Emoji Driven Development in Ruby

As we all know, emojis are the pinnacle of human communication.

In contrast to traditional written communication, emojis transcend languages, reduce verbosity and help reveal intent 😉

Let’s take a look at how Emojis can not only brighten up your text messages, but also your Ruby code.

In order to understand how (and why) emojis can be used in code, it’s important to know: What is an emoji?

From 🅰️ to 💤

Computers store all data in binary; a sequence of 0s and 1s. (Apologies if I’m teaching a 👵🏻 to suck 🥚!)

Due to their strictly mathematical nature, we have a few universally agreed standards for storing numbers in binary format. There are some subtle variations, such as big/little-endianness, and a few different approaches to storing negative/fractional values (along with some complications), but generally speaking these standardised formats have all been agreed on.

Storing language in binary, however, is a whole different ⚾ 🏟️. One of the earliest, and best-known, conversions from numbers → letters is the following:

This “ASCII” table (now preferably referred to as US-ASCII), created in 1963, was an early form of character encoding. It was designed to suit the needs of it original users; in particular, it was designed for:

  • The English language…
  • …with data entry via typewriters
  • …for use in telegraphs.

As such, it includes 33 non-printing control codes; most of which are now obsolete.

Today, it’s little more than an odd quirk of history that some of these characters — including “bell” (\a), “vertical tab” (\v) and “carriage return” (\r)— are still defined within this standard character set. (And this history is why Windows operating systems still use two characters, \r\n, to define new lines; mimicking the physical action of typewriters!)

Inside a Windows machine

But alas, this table is insufficient for the wider 🌏. What about languages that…

Over the years, many new character encodings were created to solve these problems; typically by creating “multi-byte encodings” — i.e. using two 8-bit numbers to represent each character, rather than one, since 2⁸ simply isn’t big enough to store all the necessary characters for most languages.

It was a mess. Eventually, someone decided to f̶o̶r̶g̶e̶ ̶a̶ ̶r̶i̶n̶g̶ ̶t̶o̶ ̶b̶i̶n̶d̶ ̶t̶h̶e̶m̶ ̶a̶l̶l̶ create one encoding standard to unify them. Enter: Unicode!

Unicode (more specifically, UTF-8) is a superset of US-ASCII. Without going into too much detail, there are 2²¹ = 2,097,152 “available slots” for characters to be defined.

The latest Unicode standard — at the time of writing — is version 12.1 (released May 2019; supported in ruby version 2.6.3), and defines 137,994 characters.

The current draft for version 13.0 (planned for release in March 2020) expands this to 143,859.

These characters include everything from Hebrew, to Thai, to Japanese, to — you guessed it — Emoji!


Did you know?
Since Ruby version 2.4.0, you can access the current Ruby’s Unicode version via:

Emojis are just characters

Well, some emojis are actually represented by multiple characters: An emoji base, and emoji modifiers. Typically, a “modifier” is either a skin-tone (👍🏼) or gender ( 💁‍♂️); but in theory it could be anything.

The way that each emoji is displayed on your screen is effectively just a font. This is why the appearance of each emoji may look slightly different between devices. Lest we forget the infamous hamburger emoji debacle of 2017!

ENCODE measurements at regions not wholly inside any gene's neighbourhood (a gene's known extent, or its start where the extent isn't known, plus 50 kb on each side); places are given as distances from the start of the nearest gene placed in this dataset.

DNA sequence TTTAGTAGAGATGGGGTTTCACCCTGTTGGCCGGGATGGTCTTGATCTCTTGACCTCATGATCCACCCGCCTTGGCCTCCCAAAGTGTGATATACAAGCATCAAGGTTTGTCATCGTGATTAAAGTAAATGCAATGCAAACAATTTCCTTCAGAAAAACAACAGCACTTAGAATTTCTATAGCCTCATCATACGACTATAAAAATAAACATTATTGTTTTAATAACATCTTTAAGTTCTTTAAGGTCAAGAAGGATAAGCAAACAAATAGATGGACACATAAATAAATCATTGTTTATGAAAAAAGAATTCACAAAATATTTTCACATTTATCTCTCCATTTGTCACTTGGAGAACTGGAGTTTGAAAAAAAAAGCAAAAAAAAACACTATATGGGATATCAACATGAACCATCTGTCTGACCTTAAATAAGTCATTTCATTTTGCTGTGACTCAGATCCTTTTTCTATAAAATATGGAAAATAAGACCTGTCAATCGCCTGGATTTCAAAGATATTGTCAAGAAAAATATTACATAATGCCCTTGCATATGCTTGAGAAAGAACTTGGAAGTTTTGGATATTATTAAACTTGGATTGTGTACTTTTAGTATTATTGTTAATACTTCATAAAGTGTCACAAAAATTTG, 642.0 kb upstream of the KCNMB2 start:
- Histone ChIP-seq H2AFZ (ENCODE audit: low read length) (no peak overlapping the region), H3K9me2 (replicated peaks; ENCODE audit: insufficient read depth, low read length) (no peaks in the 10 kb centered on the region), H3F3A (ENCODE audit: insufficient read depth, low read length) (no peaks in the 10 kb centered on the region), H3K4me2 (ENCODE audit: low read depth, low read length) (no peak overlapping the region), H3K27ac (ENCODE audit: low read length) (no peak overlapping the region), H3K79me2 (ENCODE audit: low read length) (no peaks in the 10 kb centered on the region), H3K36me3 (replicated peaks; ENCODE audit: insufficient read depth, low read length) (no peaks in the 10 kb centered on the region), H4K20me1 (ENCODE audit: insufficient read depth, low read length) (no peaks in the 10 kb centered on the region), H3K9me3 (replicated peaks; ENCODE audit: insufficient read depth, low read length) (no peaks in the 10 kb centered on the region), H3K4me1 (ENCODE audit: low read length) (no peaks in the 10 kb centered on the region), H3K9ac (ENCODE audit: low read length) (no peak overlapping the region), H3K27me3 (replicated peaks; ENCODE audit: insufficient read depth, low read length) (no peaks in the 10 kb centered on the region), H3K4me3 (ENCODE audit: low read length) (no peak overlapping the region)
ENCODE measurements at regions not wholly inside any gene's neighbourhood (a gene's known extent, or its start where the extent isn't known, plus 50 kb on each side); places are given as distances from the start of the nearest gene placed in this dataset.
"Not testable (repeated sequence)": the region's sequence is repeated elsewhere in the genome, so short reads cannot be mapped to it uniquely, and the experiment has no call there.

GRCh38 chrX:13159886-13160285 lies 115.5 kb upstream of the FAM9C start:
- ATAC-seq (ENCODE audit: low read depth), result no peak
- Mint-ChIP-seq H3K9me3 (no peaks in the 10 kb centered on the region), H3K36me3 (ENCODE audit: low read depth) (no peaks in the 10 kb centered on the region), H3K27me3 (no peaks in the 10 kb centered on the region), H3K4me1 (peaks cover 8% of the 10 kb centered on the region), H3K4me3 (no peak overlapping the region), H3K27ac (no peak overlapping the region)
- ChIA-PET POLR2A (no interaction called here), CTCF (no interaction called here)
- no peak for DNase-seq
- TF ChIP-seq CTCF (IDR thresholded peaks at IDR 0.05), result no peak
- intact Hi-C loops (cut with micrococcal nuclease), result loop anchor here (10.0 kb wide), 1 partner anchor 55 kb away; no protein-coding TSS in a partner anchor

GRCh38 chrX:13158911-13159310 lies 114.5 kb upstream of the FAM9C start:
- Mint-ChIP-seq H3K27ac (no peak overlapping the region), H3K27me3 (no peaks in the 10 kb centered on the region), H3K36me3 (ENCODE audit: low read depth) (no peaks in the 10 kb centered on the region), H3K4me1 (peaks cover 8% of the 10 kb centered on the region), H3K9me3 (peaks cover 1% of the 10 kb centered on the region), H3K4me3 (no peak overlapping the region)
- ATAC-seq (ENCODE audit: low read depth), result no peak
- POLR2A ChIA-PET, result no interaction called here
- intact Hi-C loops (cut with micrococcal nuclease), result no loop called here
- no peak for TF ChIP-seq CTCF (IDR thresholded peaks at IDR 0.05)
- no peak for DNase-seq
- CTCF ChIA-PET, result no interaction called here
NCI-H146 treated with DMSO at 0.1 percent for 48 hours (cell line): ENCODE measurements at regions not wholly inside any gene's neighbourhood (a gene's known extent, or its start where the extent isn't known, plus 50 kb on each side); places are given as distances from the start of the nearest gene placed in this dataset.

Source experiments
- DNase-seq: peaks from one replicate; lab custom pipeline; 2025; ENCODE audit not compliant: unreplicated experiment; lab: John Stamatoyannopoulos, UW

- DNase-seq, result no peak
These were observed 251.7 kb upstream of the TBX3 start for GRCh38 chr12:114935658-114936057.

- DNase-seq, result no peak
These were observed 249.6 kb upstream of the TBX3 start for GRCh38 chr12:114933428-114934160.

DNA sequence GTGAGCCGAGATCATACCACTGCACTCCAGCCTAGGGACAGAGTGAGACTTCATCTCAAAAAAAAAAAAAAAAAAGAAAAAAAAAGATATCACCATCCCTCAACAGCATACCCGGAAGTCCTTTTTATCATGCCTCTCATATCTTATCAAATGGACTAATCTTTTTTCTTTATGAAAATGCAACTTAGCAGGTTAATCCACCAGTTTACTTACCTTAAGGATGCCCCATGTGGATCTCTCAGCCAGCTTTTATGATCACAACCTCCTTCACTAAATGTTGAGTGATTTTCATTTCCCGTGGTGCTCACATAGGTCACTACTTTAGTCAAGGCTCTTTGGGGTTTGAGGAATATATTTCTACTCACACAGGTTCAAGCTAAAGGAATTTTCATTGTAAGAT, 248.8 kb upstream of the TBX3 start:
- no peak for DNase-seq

Migrating to Emoji 🛳

Ruby’s historical support for UTF-8 (and therefore Emojis) can be summarised as follows:

  • Ruby 1.8 and below: No concept of string encodings at all. Strings were more or less byte arrays.
  • Ruby 1.9: Default string encoding is US-ASCII everywhere. Alternate encodings (e.g. UTF-8) can be specified with the magic comment:
    # encoding: utf-8
  • Ruby 2.0 and above: Default string encoding is UTF-8.

In Ruby, constants — such as class names — must begin with an upper-case character.

Up until Ruby 2.5, this is restricted to US-ASCII characters only (A-Z); but Ruby 2.6+ has relaxed this constraint, which means an additional 1,827 UTF-8 characters can be used.

…But other than this slight caveat, since emojis are really no different to other characters, this makes it possible to freely use them in your code:

I’m not sure this is a good idea…

…Without tests! So, naturally, let’s use the minitest-emoji gem to ensure our 🐄 is 🆗.

Here I have defined a carwow theme for MiniTest — which replaces the traditional ., F, E and S characters with some more exciting custom emojis.

This method is a little archaic, as the gem has maintained Ruby 1.8 compatibility; therefore Array#unpack('U*') is used to convert hex codes into Emoji. For example, the “pedestrian” emoji (🚶) is represented by the code point: U+1F6B6.

Here is the output from running these tests:

Run options: --theme carwow --seed 52069# Running:🚶 🏎 🚔 🚐Finished in 0.001669s, 2396.6448 runs/s, 1198.3224 assertions/s.
1) Failure:
Cow::🔪#test_0002_returns a pig [edd.rb:27]:Expected: "🐖"Actual: "\u{1F969}"
2) Error:
Cow::🌧#test_0001_does not respond to rain:NoMethodError: undefined method `🌧' for #<Cow:0x00007f919103a438>edd.rb:44:in `block (3 levels) in <main>'4 runs, 2 assertions, 1 failures, 1 errors, 1 skips

Much clearer! 🙄

Further reading 📖

Why not take your project to the Emoji-Extreme, with the active-emoji gem? Make your code more clear, concise and internationalised with all sorts of helpful aliases including:

What could possibly go wrong?

👇 👏👏👏 🙏

While you’re here: carwow is hiring developers and engineering managers. Interested? Check out our available roles 🙇




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Tom Lord

Tom Lord

Senior Engineer at carwow

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